Chelsea Bomber, Ahmad Khan Rahimi, Gets Multiple Life Sentences for 2016 Bombing

Ahmad Khan Rahimi, 29, the man who planted a homemade bomb in the Chelsea neighborhood of New York City, injuring dozens, has received multiple life sentences. A jury initially found Rahimi guilty of eight federal crimes related to bombs, weapons of mass destruction, and other methods of destruction in October. He is facing separate charges in New Jersey.

Ahmad Khan Rahimi, a U.S. citizen who was born in Afghanistan and lived in New Jersey, planted two explosives in New York City on the night of Saturday, September 17, 2016. One detonated in a dumpster in the Chelsea neighborhood of Manhattan, injuring 30. A second bomb planted on nearby 27th Street did not go off.

Earlier that same day, a small pipe bomb went off near the start of a Marine Corps 5K Charity Run in Seaside Park, New Jersey. No one was injured in that explosion because the race had been delayed.

Two days after the Chelsea bombing, the manhunt for Rahimi ended with a shootout in Linden, New Jersey. Rahimi and two police officers were wounded in the shootout. When arrested, officers found he was carrying a journal that championed Islamic terrorists and promises of violence.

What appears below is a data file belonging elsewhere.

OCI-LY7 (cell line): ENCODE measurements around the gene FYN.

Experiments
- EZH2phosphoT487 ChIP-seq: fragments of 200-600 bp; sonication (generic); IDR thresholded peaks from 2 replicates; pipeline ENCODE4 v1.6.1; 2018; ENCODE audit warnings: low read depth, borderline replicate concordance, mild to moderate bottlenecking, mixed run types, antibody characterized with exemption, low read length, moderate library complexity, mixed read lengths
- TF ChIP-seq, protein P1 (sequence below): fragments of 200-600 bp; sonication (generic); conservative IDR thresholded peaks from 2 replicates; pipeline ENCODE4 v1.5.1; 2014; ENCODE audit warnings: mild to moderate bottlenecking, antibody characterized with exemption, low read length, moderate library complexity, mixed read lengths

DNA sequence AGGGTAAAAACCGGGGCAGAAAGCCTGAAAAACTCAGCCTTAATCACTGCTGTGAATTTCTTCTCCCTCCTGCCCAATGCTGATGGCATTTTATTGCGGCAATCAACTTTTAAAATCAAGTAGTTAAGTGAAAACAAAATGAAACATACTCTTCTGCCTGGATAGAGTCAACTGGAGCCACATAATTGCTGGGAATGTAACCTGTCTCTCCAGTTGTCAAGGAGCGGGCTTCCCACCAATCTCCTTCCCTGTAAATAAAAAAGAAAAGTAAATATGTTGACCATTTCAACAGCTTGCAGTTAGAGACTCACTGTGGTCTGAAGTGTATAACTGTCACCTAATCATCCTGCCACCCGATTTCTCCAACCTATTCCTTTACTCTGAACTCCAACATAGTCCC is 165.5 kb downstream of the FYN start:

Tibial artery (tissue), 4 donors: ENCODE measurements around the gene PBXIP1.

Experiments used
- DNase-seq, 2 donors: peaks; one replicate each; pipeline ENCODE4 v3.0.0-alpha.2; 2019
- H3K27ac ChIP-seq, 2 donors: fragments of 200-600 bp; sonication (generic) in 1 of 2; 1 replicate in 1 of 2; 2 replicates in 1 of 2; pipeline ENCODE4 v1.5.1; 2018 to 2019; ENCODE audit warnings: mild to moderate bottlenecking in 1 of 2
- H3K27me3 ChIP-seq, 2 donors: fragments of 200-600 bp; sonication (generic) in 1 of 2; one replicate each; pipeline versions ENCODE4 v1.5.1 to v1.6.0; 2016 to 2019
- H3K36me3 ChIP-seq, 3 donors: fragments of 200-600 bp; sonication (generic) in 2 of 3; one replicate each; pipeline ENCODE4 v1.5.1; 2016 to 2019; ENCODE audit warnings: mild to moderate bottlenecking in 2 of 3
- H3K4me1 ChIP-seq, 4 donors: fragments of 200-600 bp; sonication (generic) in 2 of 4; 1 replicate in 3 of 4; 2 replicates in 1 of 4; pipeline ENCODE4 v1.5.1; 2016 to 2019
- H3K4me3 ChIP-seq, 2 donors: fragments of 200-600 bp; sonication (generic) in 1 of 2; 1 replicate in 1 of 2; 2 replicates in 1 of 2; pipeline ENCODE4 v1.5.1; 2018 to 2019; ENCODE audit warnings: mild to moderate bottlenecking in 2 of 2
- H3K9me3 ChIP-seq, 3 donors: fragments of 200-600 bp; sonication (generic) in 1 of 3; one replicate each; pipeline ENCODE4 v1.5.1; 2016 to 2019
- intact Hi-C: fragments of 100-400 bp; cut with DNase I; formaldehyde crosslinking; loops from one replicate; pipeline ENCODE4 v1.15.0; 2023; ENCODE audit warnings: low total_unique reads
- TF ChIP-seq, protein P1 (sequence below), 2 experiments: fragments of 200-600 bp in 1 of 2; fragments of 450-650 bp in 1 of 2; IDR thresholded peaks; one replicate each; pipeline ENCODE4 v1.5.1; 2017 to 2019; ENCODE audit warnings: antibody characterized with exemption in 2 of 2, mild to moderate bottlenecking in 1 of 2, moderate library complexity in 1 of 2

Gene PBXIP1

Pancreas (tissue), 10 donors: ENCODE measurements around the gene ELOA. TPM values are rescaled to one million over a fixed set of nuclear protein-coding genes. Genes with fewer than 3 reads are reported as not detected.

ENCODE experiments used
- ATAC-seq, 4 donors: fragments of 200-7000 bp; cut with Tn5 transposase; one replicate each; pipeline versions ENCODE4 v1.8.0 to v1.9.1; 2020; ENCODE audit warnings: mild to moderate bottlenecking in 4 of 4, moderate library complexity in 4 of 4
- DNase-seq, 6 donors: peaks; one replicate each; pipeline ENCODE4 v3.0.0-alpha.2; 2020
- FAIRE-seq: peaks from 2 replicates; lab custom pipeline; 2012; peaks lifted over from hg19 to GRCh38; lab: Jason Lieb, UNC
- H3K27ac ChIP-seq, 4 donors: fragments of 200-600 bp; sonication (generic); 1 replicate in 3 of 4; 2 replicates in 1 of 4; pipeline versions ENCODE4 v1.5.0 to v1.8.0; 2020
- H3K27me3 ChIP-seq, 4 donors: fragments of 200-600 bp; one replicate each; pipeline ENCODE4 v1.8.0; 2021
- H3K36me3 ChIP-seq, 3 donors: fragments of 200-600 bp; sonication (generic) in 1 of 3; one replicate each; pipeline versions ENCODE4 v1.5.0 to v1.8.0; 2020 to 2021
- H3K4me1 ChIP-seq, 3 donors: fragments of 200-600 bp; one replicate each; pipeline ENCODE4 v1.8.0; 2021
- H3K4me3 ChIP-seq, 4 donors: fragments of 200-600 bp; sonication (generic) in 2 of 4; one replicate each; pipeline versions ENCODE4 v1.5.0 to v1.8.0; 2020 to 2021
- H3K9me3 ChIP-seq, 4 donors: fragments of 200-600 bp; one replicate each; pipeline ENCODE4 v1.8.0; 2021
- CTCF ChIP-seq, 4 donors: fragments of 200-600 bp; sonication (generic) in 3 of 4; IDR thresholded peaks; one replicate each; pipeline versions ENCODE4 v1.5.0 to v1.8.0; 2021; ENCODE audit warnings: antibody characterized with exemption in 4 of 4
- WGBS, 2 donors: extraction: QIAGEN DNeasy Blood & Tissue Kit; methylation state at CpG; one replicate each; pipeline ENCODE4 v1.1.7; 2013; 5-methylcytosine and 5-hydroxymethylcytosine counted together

“The sounds of bombs will be heard in the streets,” he wrote.

During the trial, prosecutors presented evidence, including DNA and fingerprints, linking Rahimi to the bombs in New Jersey and New York.

At his sentencing hearing on Tuesday, Rahimi said he doesn’t “harbor hate for anyone.” But investigators maintain that Rahimi has not shown any remorse since his arrest and has even tried to radicalize fellow prisoners at the federal jail in New York.

On Monday, February 12, the day before the sentencing, Mohammad Rahami, father of Ahmad Khan Rahimi, called his son a terrorist. But there were qualifiers.

“My son, he did wrong, and the FBI did the wrong, too. The government is responsible for that reason. They have the power to stop the crime and they did not stop the crime.”

Mohammad Rahami claims the FBI contacted him in 2014 with concerns that Ahmad might be a terrorist.

“After two months, they say, ‘Your son is not doing any act like a terrorist,'” said Rahami. “I said, ‘You sure he not doing anything?’ He say, ‘Yeah, is good news.'”

Rahami then maintains that the FBI spoke with him after the September 2016 bombing to apologize for “not doing our job,” and that he responded, “It’s too late.”

The FBI tells a different story. The Bureau says that Rahami never discussed his son’s potential interest in Al Qaeda, the Taliban, or radicalization with agents.

As for where his son is at now, Mohammad says Ahmad is remorseful.

“He said to me, ‘I’m sorry,'” he said. “He told me, ‘Thank God I didn’t kill anybody, that’s good news for me.’ I said, ‘That’s good news for me, too, you didn’t kill anybody.'”